Surfing and Adversity
I’m not much of a New Years resolutions guy, but I’ve got a buddy who is determined to go surfing 40 times in 2016. I decided I would just piggyback on his resolution and join him, so every Wednesday we are heading down to the pier at Venice Beach, pulling on our wetsuits, and paddling out on our big, blue, soft foam surfboards. (You can buy these surfboards at Costco for about $100 and they are the surfer equivalent of putting a STUDENT DRIVER sign on the roof of your car. The bright blue color serves as a warning to other surfers to steer clear of the hapless newbie, and the inch-thick foam casing will merely harm, rather than kill, any unlucky swimmers in your path).
The winter time brings the best surfing to Los Angeles, and by best I mean best for people who actually know how to surf. The waves are not exactly big by surfer standards, but they are decently sized. Which means, when you’re a beginner out on the water, they are terrifyingly huge. And so, a few days ago we paddled out into the ferocious mid-sized surf and proceeded to get thrashed by the waves for about an hour. And you know what? I had a blast.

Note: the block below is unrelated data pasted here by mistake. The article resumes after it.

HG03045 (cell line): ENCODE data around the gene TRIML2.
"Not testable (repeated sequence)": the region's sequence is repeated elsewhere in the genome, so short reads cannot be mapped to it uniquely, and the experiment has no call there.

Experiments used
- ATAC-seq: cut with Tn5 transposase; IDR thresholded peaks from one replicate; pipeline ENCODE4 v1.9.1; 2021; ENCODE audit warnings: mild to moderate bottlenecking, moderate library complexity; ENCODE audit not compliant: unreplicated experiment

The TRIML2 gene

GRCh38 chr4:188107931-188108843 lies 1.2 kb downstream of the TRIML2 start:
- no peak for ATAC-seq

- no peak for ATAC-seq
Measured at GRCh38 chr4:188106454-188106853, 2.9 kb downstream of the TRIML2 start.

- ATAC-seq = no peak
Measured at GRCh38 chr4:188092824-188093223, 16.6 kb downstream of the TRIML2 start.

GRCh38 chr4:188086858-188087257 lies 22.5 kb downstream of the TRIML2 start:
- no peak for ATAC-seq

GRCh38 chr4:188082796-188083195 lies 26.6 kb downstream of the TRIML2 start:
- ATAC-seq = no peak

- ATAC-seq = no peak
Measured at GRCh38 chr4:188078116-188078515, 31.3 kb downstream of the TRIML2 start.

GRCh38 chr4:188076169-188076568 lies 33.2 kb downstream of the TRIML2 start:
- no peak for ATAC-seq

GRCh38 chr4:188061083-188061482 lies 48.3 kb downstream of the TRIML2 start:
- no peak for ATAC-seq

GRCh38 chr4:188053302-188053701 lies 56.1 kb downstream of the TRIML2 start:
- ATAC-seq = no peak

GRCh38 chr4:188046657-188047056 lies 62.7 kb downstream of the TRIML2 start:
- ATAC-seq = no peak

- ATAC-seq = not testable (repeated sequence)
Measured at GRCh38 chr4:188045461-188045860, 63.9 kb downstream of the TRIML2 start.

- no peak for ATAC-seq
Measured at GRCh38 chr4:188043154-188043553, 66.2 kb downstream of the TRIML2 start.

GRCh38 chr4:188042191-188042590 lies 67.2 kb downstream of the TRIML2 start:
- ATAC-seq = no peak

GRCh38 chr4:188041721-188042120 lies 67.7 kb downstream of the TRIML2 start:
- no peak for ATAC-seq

I wrote in my last blog post about how hard it is to be a beginner. Actually, I think that’s been a running theme for me this past year. But as I caught myself enjoying the wave-thumping I got yesterday, I realized that my attitude toward struggling has shifted. Starting a business, starting to code software, starting to surf…I’ve spent a lot of time starting things the past couple years and I think it’s starting to pay off.
What I mean is this: when I got out into the water yesterday, instead of feeling bummed that the waves weren’t perfectly smooth and slow, I saw it as an opportunity to practice paddling in choppy water. My mindset shifted from “these are crummy conditions, I’m going home” to “I get to practice paddling in crummy conditions! That’s a skill I’ll need as I become a better surfer!” I don’t want to sound too Pollyanna about this, but I really did see the adverse conditions as an opportunity to get tougher; an opportunity to get better at dealing with adverse conditions.
I guess I’ve realized that in business and in life conditions are usually adverse. That is the normal state of things. Every once in a while you will be handed the perfect wave or an ideal business opportunity will fall into your lap. You will get some lucky breaks, but you can’t rely on them. What you can rely on is showing up each day, putting in the hours of practice, being tired but pushing forward anyway. You build those muscles and prepare yourself. And when that big, perfect, beautiful wave does come along you’ll be ready to ride it for all it’s worth.